A processing instruction for robots

Lars Marius Garshol larsga at garshol.priv.no
Sat Dec 11 14:14:14 GMT 1999

* Lars Marius Garshol
| First thought: this is fine for very simple uses, but for more
| complex uses something along the lines of the robots.txt file would
| be very nice. How about a variant PI that can point to a robots.rdf
| resource?

* Walter Underwood
| In our experience, the simple form covers almost all needs.  We have
| 1000+ customers, and only three or four of them use our selective
| indexing support. So, I think of the robots meta tag as a proven
| solution that doesn't need major improvement.

I agree with you that probably the majority of web authoring
individuals prefer and are happy with the "meta tag" solution,
however, lots of people (such as me, for example) are not going to be
happy with it, since it requires indexing information to be added to
each and every document. My gut reaction to that is that it's plain
wrong, because it leads to so much hassle in content maintenance.

Also, using an RDF file to describe the site structure opens up for
new possibilities such as being able to group resources in a sensible
way to enable search engines to respond with more meaningful search
Ever since RDF appeared I've been waiting for some application that
would enable me to say:

  - all these resources are small pieces of this larger split-up
    resource, which is represented by _this_ resource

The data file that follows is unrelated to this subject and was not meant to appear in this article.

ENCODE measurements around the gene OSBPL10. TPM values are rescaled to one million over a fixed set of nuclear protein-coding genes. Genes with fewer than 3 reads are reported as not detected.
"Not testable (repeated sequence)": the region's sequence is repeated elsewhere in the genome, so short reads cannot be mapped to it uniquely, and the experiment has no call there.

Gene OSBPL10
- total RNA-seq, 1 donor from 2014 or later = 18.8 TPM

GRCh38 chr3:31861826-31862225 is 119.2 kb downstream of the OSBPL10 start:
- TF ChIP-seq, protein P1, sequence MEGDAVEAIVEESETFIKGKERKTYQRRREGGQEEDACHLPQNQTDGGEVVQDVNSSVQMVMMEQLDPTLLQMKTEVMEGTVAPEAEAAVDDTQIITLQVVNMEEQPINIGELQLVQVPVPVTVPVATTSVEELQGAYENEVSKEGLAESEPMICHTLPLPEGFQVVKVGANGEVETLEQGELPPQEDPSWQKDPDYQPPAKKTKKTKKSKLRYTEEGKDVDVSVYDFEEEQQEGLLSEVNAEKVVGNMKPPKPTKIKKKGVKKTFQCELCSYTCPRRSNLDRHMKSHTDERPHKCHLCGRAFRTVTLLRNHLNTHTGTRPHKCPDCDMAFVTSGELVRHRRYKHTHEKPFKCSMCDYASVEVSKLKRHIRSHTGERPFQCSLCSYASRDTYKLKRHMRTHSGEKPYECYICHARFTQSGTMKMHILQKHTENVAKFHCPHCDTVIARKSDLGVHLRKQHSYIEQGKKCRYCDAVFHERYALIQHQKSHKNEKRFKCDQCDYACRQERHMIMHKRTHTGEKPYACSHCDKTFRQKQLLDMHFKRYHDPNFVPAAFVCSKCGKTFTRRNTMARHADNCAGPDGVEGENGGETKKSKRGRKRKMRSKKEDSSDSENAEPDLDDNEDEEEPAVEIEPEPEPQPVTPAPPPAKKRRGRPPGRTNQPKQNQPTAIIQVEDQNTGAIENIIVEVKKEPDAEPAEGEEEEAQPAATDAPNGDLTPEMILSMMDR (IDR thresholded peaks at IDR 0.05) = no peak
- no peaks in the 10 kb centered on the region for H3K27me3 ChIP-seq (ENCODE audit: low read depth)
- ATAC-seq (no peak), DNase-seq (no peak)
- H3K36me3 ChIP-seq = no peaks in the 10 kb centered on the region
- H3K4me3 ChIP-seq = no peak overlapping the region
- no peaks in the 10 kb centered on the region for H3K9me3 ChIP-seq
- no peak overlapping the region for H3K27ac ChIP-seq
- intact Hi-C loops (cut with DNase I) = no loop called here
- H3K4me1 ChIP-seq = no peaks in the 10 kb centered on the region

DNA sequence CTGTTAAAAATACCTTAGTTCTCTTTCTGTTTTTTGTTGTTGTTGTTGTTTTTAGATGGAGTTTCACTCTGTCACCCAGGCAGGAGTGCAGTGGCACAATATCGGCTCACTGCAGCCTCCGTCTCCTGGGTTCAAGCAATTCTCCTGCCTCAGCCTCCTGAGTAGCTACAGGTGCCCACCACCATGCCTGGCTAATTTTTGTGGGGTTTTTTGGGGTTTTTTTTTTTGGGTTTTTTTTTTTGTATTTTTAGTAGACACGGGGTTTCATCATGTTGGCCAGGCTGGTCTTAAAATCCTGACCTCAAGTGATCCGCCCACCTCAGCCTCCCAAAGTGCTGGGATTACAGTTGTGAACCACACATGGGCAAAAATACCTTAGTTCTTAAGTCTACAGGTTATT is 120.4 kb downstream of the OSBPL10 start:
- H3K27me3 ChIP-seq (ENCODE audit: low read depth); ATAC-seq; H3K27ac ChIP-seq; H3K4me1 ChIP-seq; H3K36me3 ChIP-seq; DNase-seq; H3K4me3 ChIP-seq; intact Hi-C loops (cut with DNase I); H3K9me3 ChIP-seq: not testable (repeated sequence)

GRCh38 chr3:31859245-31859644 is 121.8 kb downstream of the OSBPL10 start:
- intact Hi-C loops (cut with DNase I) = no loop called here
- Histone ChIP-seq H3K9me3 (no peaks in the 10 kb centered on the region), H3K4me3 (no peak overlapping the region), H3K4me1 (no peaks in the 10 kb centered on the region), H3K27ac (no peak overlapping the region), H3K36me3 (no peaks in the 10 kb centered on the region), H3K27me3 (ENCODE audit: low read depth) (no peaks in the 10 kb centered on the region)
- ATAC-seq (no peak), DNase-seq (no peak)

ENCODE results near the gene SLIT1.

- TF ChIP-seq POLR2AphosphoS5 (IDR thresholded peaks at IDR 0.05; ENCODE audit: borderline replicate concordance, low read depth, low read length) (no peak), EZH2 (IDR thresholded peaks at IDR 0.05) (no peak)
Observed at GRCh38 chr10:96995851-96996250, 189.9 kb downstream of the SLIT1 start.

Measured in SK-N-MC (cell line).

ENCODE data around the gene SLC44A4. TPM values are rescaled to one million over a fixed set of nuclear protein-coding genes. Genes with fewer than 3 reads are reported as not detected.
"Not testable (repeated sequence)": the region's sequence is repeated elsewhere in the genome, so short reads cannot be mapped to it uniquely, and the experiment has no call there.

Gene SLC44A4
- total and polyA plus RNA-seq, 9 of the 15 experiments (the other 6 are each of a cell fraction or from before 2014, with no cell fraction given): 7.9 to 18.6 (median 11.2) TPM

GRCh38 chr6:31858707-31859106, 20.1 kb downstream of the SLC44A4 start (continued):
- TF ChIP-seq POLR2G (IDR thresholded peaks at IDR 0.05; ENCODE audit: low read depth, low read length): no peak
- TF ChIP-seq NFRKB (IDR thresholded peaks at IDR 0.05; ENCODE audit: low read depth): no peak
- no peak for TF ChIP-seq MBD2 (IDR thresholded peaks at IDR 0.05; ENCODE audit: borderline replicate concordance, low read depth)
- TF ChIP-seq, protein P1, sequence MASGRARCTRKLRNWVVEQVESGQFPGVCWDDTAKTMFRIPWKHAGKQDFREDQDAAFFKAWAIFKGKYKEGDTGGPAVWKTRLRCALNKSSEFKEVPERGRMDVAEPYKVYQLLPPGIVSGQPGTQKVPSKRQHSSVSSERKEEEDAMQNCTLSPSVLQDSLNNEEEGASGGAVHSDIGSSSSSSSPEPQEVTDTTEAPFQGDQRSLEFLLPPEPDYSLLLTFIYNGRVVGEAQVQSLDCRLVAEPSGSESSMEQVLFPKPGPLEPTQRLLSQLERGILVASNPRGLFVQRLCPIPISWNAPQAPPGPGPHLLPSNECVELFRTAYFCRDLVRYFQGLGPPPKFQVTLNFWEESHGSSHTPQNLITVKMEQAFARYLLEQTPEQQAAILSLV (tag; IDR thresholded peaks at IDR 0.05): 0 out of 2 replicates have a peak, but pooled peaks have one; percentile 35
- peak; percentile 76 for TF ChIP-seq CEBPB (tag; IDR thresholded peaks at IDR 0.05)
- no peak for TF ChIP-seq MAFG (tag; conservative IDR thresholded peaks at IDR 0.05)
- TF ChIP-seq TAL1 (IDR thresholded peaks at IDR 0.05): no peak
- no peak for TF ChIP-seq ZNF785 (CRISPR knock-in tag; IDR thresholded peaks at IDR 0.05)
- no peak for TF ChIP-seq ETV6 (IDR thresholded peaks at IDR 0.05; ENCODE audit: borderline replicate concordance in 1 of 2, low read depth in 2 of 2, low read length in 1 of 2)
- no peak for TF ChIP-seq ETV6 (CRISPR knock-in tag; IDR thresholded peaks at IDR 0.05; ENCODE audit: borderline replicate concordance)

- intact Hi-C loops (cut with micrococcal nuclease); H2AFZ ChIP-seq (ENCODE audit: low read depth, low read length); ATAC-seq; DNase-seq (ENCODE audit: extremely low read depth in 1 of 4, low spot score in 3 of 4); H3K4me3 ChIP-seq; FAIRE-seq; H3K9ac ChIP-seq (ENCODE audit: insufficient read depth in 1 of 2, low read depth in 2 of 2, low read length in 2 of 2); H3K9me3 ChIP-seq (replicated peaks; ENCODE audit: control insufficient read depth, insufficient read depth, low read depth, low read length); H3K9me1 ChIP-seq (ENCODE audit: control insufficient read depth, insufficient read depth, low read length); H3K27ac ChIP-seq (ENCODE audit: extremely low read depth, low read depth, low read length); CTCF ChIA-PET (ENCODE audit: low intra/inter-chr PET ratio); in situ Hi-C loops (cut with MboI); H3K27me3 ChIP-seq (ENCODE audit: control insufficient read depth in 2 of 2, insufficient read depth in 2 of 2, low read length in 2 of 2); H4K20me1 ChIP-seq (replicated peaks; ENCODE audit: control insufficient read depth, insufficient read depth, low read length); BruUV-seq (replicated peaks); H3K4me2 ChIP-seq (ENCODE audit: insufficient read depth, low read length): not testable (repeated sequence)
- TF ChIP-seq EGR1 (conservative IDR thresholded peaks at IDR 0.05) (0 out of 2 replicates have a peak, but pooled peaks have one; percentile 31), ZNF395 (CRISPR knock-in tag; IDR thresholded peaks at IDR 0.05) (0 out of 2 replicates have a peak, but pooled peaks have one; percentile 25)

- this group of resources belongs together, and they are represented
    by _this_ resource

  - this group contains this other group

  - this are the groups of resources that make up this site, and this
    is the home page of the site

  - these groups are authored by this person, who is represented by
    this resource

  - this resource is of this kind

In an ideal world, this would lead to search engine responses like the


  xml-dev, part of a slide presentation by Lars Marius Garshol.
  Part of the STEP Infotek web pages.
  [top slide] [site top page] [author]

This doesn't really seem all that hard, but optimist that I am I may
of course be seriously underestimating the difficulties involved.

| Secondly, fetching two or more entities for one document makes the
| robot code much more complex. If the robots.rdf file gets a 404,
| what happens? What about a 401 or a timeout? The robot may need
| separate last-modified dates and revisit times for each entity. And
| after it is implemented and tested, how do you explain all that to
| customers who just want search results?

Personally, if I were a search engine vendor, I would see this is a
great chance to really stand out from the competition and deliver
something beyond what the others do, at least until they catch on.

Yes, it requires more from the users, yes, it requires more from the
implementation, but this has to be weighed against the benefits, which
are presumably large. 

Also, seeing the amount of interest for "meta tags" and optimizing for
various search engines among various content providers I assume that
if this facility really did help providers get more hits for their
sites then that would be all the motivation they need.

But in any case this was only meant as a loose suggestion, so if
you're not interested, then that's the end of that.

--Lars M.

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